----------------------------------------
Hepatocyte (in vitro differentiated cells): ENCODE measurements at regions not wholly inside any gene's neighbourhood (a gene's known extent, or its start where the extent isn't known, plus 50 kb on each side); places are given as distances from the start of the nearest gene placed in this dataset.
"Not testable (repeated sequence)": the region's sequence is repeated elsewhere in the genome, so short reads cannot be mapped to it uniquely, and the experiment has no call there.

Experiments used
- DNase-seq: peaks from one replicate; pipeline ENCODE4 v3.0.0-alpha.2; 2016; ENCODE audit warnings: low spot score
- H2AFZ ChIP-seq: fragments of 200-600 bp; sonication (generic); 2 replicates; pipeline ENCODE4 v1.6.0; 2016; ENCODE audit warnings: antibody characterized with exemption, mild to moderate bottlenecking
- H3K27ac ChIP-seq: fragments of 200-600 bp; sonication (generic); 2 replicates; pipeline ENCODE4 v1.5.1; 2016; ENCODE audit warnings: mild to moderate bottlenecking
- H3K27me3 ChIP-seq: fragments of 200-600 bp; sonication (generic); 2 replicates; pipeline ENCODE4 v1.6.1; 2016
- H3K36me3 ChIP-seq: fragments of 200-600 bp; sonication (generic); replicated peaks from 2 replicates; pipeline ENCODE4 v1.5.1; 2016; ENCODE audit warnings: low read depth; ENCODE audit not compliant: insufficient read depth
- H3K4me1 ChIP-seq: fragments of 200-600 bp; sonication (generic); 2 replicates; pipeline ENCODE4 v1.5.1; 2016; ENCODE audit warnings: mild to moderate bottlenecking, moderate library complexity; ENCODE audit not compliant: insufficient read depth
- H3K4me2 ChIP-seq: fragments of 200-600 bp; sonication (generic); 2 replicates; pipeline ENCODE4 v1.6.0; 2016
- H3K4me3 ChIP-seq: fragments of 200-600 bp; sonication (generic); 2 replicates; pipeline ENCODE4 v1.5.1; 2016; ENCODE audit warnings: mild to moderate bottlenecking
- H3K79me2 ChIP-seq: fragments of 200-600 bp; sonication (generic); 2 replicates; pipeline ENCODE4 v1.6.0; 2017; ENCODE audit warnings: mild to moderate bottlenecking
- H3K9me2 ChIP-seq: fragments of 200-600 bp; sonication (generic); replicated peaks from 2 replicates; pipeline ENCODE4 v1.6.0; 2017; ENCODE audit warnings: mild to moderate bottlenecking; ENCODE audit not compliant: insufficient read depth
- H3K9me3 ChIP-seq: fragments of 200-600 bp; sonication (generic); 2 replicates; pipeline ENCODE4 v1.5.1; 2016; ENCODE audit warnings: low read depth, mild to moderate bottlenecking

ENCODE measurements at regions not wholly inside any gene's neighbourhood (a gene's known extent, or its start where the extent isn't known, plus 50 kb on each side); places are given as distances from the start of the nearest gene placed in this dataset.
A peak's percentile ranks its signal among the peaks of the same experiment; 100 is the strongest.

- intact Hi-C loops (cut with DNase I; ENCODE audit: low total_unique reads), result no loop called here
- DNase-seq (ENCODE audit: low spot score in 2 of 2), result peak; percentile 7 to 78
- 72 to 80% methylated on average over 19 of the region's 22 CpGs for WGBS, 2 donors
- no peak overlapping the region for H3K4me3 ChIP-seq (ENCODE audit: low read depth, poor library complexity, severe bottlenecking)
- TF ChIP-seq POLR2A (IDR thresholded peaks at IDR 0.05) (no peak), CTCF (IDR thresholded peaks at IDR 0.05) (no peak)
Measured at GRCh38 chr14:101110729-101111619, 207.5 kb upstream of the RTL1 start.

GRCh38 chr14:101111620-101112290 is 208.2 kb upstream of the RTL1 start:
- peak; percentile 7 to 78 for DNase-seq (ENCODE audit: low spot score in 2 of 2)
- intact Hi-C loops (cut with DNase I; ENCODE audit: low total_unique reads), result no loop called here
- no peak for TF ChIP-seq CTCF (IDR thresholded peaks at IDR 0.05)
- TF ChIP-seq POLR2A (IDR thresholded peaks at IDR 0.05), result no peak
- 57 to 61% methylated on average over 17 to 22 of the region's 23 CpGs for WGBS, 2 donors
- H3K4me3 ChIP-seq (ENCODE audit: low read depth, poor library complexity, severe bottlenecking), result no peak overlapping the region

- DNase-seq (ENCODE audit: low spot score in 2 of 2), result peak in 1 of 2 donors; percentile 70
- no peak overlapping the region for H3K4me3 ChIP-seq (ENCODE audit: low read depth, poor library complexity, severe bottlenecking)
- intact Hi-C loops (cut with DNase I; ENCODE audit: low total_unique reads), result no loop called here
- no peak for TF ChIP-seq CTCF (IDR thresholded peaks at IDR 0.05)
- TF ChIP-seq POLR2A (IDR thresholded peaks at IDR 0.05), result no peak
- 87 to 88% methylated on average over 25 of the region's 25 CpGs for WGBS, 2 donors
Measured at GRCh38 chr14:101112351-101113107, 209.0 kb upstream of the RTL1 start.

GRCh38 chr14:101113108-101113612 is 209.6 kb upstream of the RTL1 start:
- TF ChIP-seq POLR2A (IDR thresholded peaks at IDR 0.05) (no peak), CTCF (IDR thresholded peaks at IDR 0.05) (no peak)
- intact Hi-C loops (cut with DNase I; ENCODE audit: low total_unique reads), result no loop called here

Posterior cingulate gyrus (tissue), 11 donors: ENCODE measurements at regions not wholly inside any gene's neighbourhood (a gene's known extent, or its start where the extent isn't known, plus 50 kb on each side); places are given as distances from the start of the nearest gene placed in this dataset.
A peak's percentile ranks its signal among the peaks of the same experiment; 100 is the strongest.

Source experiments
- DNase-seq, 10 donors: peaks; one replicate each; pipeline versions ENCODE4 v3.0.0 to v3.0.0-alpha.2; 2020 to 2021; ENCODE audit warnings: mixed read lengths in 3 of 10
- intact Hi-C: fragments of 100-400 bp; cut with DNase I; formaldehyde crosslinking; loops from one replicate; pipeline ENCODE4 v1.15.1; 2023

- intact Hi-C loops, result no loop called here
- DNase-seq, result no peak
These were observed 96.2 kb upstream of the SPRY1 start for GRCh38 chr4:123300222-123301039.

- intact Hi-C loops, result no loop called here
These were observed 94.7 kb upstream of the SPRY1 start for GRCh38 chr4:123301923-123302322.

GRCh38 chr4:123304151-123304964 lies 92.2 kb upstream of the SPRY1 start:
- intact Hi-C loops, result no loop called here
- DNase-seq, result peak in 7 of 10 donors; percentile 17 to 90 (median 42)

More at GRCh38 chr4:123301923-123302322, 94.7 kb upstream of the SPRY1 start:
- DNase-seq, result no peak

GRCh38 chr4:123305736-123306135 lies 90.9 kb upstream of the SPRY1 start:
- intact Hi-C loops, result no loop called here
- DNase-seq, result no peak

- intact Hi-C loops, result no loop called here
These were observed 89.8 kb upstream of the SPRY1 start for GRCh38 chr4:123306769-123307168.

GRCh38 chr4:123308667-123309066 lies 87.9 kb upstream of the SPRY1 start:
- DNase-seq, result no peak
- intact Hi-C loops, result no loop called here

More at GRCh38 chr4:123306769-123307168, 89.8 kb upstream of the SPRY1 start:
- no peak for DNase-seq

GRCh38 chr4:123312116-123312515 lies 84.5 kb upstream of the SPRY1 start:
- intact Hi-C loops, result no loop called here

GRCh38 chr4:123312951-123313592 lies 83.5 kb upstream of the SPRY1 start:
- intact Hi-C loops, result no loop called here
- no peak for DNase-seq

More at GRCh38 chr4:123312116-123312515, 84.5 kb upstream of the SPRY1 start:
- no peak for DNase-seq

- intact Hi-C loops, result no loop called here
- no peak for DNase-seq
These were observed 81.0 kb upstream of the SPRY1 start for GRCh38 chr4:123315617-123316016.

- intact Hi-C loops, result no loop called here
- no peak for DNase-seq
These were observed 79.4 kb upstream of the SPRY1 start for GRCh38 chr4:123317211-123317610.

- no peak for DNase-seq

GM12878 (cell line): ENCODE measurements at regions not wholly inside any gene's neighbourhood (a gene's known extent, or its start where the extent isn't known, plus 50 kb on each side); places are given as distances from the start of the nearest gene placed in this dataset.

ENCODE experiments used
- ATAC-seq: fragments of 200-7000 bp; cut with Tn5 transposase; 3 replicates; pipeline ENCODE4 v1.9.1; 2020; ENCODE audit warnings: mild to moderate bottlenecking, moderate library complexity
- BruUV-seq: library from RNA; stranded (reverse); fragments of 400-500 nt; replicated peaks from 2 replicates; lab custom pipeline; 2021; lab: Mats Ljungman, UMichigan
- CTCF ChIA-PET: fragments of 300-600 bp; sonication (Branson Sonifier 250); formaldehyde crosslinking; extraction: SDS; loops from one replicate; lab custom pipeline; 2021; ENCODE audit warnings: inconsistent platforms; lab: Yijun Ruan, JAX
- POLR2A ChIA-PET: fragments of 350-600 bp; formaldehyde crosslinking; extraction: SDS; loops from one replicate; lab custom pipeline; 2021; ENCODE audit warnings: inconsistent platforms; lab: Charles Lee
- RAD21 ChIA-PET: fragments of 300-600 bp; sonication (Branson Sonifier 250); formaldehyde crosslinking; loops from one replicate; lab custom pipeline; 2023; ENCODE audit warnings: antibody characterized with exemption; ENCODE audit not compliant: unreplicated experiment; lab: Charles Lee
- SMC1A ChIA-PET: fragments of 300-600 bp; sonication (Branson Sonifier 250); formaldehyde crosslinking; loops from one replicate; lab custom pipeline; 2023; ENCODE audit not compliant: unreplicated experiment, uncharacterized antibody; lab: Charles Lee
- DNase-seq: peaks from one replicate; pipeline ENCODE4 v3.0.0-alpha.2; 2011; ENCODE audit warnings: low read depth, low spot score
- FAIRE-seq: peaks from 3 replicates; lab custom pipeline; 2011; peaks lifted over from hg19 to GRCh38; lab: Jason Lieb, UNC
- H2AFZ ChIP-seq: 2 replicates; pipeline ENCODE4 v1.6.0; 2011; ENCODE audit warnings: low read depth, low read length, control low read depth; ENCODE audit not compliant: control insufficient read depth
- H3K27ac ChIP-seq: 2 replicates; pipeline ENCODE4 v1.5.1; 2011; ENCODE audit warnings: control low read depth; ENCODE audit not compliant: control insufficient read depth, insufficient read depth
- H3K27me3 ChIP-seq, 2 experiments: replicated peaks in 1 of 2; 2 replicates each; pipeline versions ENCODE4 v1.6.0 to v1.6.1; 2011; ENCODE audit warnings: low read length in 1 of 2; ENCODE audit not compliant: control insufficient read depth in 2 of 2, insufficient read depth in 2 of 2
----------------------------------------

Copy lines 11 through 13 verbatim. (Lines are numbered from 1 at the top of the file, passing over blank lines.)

- H3K4me3 ChIP-seq: fragments of 200-600 bp; sonication (generic); 2 replicates; pipeline ENCODE4 v1.5.1; 2016; ENCODE audit warnings: mild to moderate bottlenecking
- H3K79me2 ChIP-seq: fragments of 200-600 bp; sonication (generic); 2 replicates; pipeline ENCODE4 v1.6.0; 2017; ENCODE audit warnings: mild to moderate bottlenecking
- H3K9me2 ChIP-seq: fragments of 200-600 bp; sonication (generic); replicated peaks from 2 replicates; pipeline ENCODE4 v1.6.0; 2017; ENCODE audit warnings: mild to moderate bottlenecking; ENCODE audit not compliant: insufficient read depth